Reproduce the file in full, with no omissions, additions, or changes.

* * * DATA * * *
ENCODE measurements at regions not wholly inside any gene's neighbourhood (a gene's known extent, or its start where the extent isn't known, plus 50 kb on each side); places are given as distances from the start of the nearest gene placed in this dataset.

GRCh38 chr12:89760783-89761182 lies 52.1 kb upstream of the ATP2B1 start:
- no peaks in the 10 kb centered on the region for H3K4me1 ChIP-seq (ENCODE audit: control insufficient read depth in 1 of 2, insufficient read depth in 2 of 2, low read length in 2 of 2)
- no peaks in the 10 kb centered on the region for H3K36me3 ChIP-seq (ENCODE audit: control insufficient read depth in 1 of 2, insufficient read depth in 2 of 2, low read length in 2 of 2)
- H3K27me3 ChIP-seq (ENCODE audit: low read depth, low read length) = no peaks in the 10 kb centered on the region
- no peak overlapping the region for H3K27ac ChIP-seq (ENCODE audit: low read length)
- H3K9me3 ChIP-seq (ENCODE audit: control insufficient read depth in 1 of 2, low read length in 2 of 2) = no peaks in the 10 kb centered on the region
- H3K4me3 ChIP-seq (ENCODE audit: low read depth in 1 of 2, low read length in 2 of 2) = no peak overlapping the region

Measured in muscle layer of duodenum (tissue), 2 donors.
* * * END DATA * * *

ENCODE measurements at regions not wholly inside any gene's neighbourhood (a gene's known extent, or its start where the extent isn't known, plus 50 kb on each side); places are given as distances from the start of the nearest gene placed in this dataset.

GRCh38 chr12:89760783-89761182 lies 52.1 kb upstream of the ATP2B1 start:
- no peaks in the 10 kb centered on the region for H3K4me1 ChIP-seq (ENCODE audit: control insufficient read depth in 1 of 2, insufficient read depth in 2 of 2, low read length in 2 of 2)
- no peaks in the 10 kb centered on the region for H3K36me3 ChIP-seq (ENCODE audit: control insufficient read depth in 1 of 2, insufficient read depth in 2 of 2, low read length in 2 of 2)
- H3K27me3 ChIP-seq (ENCODE audit: low read depth, low read length) = no peaks in the 10 kb centered on the region
- no peak overlapping the region for H3K27ac ChIP-seq (ENCODE audit: low read length)
- H3K9me3 ChIP-seq (ENCODE audit: control insufficient read depth in 1 of 2, low read length in 2 of 2) = no peaks in the 10 kb centered on the region
- H3K4me3 ChIP-seq (ENCODE audit: low read depth in 1 of 2, low read length in 2 of 2) = no peak overlapping the region

Measured in muscle layer of duodenum (tissue), 2 donors.